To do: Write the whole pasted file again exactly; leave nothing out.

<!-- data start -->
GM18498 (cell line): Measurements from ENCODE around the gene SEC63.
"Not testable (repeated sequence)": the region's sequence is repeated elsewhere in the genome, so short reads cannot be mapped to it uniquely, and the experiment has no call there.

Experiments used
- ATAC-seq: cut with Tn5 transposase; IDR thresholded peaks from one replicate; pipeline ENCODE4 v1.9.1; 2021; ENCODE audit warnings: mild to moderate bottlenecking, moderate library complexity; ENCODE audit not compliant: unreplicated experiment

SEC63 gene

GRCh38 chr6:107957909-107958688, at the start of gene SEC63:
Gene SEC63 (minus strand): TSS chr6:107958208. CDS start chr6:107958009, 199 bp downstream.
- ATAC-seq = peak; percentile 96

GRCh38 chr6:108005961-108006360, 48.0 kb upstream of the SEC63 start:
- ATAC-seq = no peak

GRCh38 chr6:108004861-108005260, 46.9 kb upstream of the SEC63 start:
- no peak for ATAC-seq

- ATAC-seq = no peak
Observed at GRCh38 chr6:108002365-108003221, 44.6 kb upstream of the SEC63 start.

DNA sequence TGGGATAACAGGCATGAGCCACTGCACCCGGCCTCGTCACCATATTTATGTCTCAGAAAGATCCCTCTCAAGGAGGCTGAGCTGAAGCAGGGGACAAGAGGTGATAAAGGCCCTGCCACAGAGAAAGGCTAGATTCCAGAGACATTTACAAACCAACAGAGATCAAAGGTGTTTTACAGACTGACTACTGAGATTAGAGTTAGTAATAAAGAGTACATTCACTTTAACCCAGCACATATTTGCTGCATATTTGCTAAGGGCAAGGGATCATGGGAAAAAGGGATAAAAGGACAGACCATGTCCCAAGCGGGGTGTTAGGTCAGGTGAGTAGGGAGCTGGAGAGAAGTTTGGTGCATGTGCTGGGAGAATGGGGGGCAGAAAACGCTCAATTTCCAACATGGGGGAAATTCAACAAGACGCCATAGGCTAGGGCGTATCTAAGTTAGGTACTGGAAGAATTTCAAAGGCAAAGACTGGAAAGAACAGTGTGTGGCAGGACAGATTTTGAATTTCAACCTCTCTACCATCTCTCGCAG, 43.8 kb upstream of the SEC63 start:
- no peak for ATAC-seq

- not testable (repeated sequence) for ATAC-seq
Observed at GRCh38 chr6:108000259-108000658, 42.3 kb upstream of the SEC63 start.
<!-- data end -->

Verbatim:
GM18498 (cell line): Measurements from ENCODE around the gene SEC63.
"Not testable (repeated sequence)": the region's sequence is repeated elsewhere in the genome, so short reads cannot be mapped to it uniquely, and the experiment has no call there.

Experiments used
- ATAC-seq: cut with Tn5 transposase; IDR thresholded peaks from one replicate; pipeline ENCODE4 v1.9.1; 2021; ENCODE audit warnings: mild to moderate bottlenecking, moderate library complexity; ENCODE audit not compliant: unreplicated experiment

SEC63 gene

GRCh38 chr6:107957909-107958688, at the start of gene SEC63:
Gene SEC63 (minus strand): TSS chr6:107958208. CDS start chr6:107958009, 199 bp downstream.
- ATAC-seq = peak; percentile 96

GRCh38 chr6:108005961-108006360, 48.0 kb upstream of the SEC63 start:
- ATAC-seq = no peak

GRCh38 chr6:108004861-108005260, 46.9 kb upstream of the SEC63 start:
- no peak for ATAC-seq

- ATAC-seq = no peak
Observed at GRCh38 chr6:108002365-108003221, 44.6 kb upstream of the SEC63 start.

DNA sequence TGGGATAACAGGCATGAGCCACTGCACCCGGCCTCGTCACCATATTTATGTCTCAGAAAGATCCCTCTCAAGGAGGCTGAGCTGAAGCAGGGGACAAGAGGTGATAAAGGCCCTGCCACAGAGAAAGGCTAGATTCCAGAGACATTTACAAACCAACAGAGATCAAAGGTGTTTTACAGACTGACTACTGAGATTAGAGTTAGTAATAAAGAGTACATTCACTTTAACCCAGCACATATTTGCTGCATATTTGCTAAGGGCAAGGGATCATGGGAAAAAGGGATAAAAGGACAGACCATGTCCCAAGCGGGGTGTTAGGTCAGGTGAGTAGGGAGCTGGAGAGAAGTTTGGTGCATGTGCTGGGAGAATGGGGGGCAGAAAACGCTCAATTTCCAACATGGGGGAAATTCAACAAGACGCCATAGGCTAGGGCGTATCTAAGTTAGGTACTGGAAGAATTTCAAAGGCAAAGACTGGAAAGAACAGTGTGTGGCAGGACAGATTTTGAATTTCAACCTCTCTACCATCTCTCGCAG, 43.8 kb upstream of the SEC63 start:
- no peak for ATAC-seq

- not testable (repeated sequence) for ATAC-seq
Observed at GRCh38 chr6:108000259-108000658, 42.3 kb upstream of the SEC63 start.